Government firmly in charge of the country's finances

South Africa’s blue print for the next 20 years to steadily roll back unemployment, poverty and inequality is slowly beginning to take shape and is now firmly at the centre of our economic thrust.

Delivering his 2013 Budget Speech, the Minister of Finance, Pravin Gordhan said: “The strategic plans of government and the medium-term expenditure plans will be aligned to realise our National Development Plan (NDP) objectives.”

This will set South Africa on a fresh economic course which is in line with our NDP commitments of bringing about faster economic growth, higher investment and greater labour absorption.

However, it cannot be achieved overnight; it requires a shared vision and unity of purpose that is coupled with steadfast dedication to effect the change we want to see in our country.

Minister Gordhan said: “Looking back on the path we have travelled since 1994, we see the importance of a long-term perspective on development and change. It is people acting together for a common vision that connects the past to the present, and makes a better future possible.”

The NDP is uniting all South Africans around a common programme to achieve prosperity and equity.

The national budget demonstrates that government is willing to take the necessary tough decisions today to ensure that the plan works.

Minister Gordhan further elaborated that “national development must be coupled with fiscal sustainability, which ensures that the progress we make will not be interrupted or reversed”.

To achieve fiscal sustainability government has significantly curtailed new expenditure and capped spending increases to 2.3 per cent a year over the next three years so that future generations will not be burdened by excessive debt.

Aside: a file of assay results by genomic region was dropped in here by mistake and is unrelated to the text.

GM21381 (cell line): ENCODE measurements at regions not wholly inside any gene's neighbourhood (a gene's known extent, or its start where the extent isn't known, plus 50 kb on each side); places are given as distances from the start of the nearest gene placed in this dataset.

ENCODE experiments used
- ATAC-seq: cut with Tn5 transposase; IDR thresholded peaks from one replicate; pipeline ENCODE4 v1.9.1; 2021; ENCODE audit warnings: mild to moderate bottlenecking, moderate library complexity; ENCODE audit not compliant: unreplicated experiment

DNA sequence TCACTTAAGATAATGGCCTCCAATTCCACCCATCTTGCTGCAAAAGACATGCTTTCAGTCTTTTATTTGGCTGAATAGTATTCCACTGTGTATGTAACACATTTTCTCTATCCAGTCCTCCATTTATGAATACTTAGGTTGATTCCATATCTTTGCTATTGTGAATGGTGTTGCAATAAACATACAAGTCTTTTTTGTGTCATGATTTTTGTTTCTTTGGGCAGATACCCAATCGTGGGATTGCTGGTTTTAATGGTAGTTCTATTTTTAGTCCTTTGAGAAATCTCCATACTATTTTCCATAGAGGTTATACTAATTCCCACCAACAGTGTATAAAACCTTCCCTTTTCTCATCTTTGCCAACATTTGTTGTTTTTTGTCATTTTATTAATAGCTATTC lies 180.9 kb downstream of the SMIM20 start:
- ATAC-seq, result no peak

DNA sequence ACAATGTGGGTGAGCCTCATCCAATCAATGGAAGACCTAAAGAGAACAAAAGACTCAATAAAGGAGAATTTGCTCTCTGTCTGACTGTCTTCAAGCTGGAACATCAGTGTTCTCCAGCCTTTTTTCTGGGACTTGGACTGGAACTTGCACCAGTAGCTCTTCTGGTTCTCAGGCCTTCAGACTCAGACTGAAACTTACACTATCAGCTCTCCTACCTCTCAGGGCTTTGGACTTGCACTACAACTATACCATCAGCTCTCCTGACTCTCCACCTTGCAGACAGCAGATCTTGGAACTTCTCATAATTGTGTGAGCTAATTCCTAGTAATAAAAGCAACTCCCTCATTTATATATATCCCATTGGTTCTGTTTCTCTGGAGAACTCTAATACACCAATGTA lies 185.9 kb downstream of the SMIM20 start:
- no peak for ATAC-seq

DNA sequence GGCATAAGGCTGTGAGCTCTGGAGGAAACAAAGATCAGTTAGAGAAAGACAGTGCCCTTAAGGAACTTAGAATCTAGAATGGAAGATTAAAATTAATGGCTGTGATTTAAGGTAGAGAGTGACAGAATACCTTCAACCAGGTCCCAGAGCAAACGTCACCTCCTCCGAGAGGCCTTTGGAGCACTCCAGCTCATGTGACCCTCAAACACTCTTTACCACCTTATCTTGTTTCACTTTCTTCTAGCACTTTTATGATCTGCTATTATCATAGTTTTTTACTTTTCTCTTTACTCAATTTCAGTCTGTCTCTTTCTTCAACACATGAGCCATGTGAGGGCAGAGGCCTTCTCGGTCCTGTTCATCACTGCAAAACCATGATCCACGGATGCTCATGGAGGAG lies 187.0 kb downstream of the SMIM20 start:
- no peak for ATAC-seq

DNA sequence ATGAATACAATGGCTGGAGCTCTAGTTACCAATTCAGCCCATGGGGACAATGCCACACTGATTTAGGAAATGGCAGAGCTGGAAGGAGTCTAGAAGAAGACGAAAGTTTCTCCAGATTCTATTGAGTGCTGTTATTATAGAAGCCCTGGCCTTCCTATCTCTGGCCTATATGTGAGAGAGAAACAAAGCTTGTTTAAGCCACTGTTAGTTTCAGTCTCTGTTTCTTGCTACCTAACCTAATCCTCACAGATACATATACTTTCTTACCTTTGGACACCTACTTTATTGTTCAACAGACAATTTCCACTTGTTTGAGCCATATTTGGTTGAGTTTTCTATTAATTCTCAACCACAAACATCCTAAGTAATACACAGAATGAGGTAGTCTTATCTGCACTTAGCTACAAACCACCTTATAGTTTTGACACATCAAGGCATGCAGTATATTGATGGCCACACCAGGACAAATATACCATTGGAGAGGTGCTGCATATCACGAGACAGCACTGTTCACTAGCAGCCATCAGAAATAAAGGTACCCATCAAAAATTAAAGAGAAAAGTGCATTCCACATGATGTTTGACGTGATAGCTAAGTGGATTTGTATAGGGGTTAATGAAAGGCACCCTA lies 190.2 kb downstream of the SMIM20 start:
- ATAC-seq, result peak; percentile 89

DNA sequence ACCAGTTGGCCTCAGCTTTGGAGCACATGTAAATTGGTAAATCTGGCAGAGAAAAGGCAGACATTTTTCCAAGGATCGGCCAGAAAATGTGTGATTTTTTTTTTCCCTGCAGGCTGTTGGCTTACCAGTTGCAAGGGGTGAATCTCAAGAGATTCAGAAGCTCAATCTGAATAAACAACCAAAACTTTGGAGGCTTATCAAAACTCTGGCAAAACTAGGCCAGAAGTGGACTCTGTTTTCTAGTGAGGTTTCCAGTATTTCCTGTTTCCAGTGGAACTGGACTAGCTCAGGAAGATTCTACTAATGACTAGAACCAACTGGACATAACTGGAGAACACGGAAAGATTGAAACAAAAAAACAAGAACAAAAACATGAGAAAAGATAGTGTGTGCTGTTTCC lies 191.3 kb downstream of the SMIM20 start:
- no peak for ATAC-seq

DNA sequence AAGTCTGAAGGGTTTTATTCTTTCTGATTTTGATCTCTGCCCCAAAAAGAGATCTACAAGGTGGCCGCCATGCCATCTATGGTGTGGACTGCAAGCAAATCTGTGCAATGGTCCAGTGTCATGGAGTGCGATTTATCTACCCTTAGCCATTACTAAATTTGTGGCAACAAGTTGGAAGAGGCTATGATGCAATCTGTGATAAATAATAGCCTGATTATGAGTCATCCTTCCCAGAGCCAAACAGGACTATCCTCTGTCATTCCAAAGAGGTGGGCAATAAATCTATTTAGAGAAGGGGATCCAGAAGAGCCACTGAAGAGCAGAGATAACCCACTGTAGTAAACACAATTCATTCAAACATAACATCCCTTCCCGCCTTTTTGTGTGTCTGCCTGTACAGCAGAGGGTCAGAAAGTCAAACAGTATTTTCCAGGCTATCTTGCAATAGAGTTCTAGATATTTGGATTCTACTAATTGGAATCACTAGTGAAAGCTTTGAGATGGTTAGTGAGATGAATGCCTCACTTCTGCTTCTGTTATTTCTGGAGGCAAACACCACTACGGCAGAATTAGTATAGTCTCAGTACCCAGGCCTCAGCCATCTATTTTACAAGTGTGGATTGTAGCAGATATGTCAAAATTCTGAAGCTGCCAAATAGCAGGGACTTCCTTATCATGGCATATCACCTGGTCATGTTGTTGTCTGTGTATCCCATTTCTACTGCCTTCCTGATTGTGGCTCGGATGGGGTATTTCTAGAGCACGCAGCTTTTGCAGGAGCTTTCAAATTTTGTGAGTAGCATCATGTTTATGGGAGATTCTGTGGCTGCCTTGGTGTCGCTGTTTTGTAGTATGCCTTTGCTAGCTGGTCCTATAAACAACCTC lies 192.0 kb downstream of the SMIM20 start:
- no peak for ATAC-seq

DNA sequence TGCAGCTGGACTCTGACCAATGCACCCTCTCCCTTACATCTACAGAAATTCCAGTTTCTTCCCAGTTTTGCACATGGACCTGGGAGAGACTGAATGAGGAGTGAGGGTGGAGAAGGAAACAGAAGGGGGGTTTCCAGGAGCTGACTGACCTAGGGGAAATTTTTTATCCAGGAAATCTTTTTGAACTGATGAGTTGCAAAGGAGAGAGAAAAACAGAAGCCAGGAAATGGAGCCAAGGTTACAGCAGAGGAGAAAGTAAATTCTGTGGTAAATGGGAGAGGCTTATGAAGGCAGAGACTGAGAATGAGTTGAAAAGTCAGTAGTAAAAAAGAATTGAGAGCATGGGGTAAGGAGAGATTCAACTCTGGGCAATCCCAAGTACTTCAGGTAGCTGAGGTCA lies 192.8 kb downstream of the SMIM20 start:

Spending plans have been reduced by R10.4 billion through reprioritisation, savings and a draw-down on the contingency reserve.

In instances were programmes are not performing or not aligned to government’s core priorities, money will be taken away and given to programmes that are delivering.

While reigning in the purse strings, government has asserted that this will not be done at the expense of our social commitments.

To help support poorer households, social spending will account for 60 per cent of our expenditure, up from 49 per cent a decade ago.

The Budget makes provision for social grants to almost a third of the population, pays for free services at public health facilities, the provision of water and electricity in poor communities and no-fee schools for poorer learners.

This year almost 60 per cent of all households will receive a subsidy of R275 a month for the provision of free basic services.

The 2011 Census results show how our social spending is helping change lives, more than 36 per cent of households have access to free clean water, 26 per cent have access to free basic electricity and 23 per cent to free sanitation.

Since 2008 the amount spent on housing and community amenities has increased by more than 16 per cent a year and government has provided more than 1.5 million free homes.